Tribolum.com Making Light of Things

The State of Digital Health Today

The democratisation of media has been one of the largest events in recent human history. The power to speak to the masses, once available only to a privileged few, is now made commonplace in the pockets of everyone with a mobile internet connection.

We are now surrounded by the products of this reality: blogs, social media posts, tweets, YouTube videos, Instagram and Snapchat photos and stories. Many of us share almost as a force of habit.

It has become time to rethink that habit.

Don’t get me wrong, many amazing and wonderful things have come forth from being able to share our experiences and perspectives, but I have been thinking hard over the past couple of years as to where things might have gone awry. The relentless push to make content generation easier and easier has led to a proliferation of overly-simplistic and malformed ideas; which in turn has incapacitated us with infinitesimal attention spans.

We have become a society that is not only unable to produce competently crafted content, but also to appreciate its complex flavours. The ramifications of this are widespread and dire. Politics - an arena that draws power from populism - is reduced to a pandering to the emotion du jour, and less about solving real societal issues which are endeavours that outlast the lifespan of a viral post or tweet.

That is the core of the issue, isn’t it? That in our drive to make content more easily generated and shared, we have shortened the lifespan of issues ideas, but the implementation of solutions to real problems require much longer timeframes. The twitchy and fickle waves of social sentiment become counter-productive to the ones who put their noses to the grindstone. It is slowly becoming impossible to find anyone who would devote large portions of their lives to solving big problems, both because the personal cost on these individuals is too great, and it is easier to focus on short-term project-based work because the risks are lower and the rewards more immediate.

Looking at my own online evolution from frequent long-form blogging to tweeting to instagramming, this has been true. I have often neglected writing in lieu of the quick photo, and many ideas and opinions have dissipated because of a reluctance to rigour. I am appalled at the deterioration of my ability to find words or construct sentences to convey thought.

Some things have to change.

Which way is up?

A lot has been said in speculation over why Minister Tan Chuan-Jin was nominated by PM Lee to take over the role of Speaker of the House.

Well-liked by many, the general sentiment is that he has been a very down-to-earth minister, often seen with his constituents or hanging out with sportspeople representing our country in international competitions. This move came as a surprise to almost all of us, and quite a number of armchair pundits have mooted that it amounted to a demotion, and that he must have fallen out of favour at some point in time.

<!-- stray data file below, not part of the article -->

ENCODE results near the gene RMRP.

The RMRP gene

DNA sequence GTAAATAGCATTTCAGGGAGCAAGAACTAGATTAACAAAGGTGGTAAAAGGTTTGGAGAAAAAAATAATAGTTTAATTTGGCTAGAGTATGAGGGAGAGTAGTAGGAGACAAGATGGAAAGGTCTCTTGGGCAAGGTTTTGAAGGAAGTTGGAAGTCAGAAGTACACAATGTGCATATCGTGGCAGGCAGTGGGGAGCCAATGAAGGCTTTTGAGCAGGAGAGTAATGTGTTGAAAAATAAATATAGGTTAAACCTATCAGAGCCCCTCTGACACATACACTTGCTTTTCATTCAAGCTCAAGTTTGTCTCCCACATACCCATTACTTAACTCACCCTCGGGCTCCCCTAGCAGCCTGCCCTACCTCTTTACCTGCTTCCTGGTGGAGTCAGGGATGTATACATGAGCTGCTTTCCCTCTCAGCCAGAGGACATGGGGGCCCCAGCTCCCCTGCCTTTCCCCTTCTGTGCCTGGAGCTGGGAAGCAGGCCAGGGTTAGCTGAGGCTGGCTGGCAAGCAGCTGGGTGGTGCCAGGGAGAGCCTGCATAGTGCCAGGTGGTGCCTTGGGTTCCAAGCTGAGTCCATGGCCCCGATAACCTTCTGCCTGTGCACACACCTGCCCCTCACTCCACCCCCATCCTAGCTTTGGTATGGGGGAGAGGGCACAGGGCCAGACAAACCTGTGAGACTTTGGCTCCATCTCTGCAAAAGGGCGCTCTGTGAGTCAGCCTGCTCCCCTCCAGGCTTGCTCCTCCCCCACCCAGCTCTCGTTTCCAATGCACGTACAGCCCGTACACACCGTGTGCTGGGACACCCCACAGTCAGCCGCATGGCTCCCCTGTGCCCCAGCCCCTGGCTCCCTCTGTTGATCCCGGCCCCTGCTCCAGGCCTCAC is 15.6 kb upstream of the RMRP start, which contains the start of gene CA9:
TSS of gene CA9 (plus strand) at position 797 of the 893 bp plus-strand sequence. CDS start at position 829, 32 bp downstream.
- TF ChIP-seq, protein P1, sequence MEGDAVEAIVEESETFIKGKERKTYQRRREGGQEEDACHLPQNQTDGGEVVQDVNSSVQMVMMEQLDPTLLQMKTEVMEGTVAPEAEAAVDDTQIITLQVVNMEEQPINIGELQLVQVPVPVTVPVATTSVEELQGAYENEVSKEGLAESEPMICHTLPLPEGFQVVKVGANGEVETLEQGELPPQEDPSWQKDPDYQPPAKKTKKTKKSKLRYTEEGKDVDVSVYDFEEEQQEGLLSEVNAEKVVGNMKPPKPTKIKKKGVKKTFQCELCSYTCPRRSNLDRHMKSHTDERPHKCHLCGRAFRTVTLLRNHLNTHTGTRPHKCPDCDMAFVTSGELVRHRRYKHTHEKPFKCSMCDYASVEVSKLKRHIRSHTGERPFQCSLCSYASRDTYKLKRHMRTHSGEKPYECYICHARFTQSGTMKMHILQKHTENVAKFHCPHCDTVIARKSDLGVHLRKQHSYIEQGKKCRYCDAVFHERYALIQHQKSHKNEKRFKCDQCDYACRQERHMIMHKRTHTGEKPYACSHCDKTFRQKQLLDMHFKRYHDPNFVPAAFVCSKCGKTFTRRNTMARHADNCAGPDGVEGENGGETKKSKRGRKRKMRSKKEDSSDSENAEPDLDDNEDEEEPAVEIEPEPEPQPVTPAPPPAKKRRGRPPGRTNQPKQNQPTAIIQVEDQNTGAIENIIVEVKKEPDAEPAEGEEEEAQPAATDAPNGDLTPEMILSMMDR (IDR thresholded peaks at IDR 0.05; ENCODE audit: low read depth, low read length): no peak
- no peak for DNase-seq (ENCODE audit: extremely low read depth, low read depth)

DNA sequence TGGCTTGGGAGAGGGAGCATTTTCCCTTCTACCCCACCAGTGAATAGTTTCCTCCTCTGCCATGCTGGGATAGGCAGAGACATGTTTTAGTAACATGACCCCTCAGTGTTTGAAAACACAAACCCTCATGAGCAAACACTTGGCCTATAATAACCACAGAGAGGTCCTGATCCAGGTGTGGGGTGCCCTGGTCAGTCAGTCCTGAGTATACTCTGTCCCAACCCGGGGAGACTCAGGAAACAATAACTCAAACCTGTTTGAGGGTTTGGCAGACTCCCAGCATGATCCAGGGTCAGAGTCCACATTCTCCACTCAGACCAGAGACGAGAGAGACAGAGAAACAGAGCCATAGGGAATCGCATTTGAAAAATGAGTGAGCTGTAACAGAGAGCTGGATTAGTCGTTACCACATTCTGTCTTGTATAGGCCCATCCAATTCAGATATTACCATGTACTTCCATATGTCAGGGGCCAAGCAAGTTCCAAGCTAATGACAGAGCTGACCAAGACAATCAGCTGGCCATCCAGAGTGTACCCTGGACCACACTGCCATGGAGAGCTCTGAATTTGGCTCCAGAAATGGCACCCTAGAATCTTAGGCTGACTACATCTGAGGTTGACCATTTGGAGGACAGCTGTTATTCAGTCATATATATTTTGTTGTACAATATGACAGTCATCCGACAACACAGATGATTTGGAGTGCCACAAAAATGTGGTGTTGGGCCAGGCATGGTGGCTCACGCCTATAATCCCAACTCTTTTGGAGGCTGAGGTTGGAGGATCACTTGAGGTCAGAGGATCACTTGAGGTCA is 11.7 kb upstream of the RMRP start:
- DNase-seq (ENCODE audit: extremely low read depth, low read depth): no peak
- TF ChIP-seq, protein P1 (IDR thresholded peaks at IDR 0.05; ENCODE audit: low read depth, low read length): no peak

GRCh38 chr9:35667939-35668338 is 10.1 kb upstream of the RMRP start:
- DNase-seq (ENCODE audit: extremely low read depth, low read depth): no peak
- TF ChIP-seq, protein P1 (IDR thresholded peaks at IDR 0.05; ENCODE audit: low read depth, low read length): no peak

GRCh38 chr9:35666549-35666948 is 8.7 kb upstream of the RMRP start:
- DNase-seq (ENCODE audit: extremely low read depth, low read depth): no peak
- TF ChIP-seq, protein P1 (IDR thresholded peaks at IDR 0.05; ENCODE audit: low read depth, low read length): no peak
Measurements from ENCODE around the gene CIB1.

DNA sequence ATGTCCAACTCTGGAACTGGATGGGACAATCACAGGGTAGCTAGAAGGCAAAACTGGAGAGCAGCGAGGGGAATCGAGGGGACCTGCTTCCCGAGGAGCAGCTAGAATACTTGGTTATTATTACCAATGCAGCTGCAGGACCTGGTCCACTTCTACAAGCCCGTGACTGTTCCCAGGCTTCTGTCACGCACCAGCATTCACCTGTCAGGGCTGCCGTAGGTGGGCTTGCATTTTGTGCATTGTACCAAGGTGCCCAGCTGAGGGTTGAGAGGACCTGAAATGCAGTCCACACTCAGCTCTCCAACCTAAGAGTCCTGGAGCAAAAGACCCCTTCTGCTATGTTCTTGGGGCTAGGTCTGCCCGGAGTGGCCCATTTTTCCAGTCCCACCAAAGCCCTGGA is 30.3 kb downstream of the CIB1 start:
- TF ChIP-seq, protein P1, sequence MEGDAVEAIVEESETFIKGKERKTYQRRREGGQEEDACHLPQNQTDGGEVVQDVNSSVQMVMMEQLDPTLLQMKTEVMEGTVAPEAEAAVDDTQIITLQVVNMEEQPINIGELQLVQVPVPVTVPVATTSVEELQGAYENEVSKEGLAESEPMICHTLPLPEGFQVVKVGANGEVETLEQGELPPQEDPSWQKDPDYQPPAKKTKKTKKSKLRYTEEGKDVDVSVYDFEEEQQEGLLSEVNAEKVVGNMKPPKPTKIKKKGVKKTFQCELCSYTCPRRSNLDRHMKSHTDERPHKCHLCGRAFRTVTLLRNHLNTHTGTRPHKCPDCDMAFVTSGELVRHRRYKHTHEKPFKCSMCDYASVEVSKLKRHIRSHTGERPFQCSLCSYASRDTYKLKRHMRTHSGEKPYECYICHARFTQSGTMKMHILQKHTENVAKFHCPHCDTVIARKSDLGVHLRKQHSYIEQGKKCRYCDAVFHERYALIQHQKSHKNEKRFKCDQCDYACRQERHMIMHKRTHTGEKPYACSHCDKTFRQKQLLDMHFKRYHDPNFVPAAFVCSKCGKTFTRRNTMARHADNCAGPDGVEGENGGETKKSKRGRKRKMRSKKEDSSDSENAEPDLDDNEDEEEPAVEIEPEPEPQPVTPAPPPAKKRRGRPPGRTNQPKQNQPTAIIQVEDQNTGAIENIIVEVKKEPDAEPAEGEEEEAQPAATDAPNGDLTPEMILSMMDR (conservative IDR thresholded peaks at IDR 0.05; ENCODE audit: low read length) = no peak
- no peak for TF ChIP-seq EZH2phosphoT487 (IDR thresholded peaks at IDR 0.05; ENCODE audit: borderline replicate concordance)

Some things have changed from the days where every Singaporean child had to grow up to be a doctor, lawyer, or architect (we all know the architect was a reluctant compromise for our parents). The education system offers many more pathways than before, but change that needs to happen within us has clearly not taken place.

We are obsessed with status ladders and assume that climbing it is the universal purpose of life. We don’t understand why DPM Tharman isn’t the next Prime Minister and conjure conjectures of conspiracy theories. It could very well be that he doesn’t want the job and reckons he serves better in his more specialised role.

We’ve applied the same lens to Minister Tan. It’s amazing how we try to figure out where the rungs on our imaginary ladder are. People have pulled out the salary scale to compare if the Speaker of the House makes as much as a full cabinet minister in a bid to determine if this move was lateral or downward.

This is something I too grapple with in my own life. Am I moving up? Am I stagnating? Where is my career headed? Faith, who has spent the last few years of her life as a homemaker has it even tougher because the ladder as we know it doesn’t exist in her world. Well-meaning friends and relatives often coax her to go back to work because corporate work gives one a “sense of value”.

How sad our lives must be, that we are so easily taken in by this race that causes us to perpetually feel inadequate, to continually assess our own worth against that of others, and to push others down in order that we may hold our own heads high. We place these cares of the world on our shoulders, and a lot of it ultimately amounts to nothing. The admiration (or jealously, really) of our peers means nothing at the end of the day when we dial it in and meet God.

I’m still learning how to step back from this all-consuming tunnel vision and allow God to show me a glimpse of the larger picture. His plans for us often seems counter-intuitive, and His paths aren’t the ones we would choose. I’m discovering that He is more interested in what we are than where we are, and to take the time to reflect on how I can spend the little time I have left to serve something more tangible and lasting than the satiation of my own ego.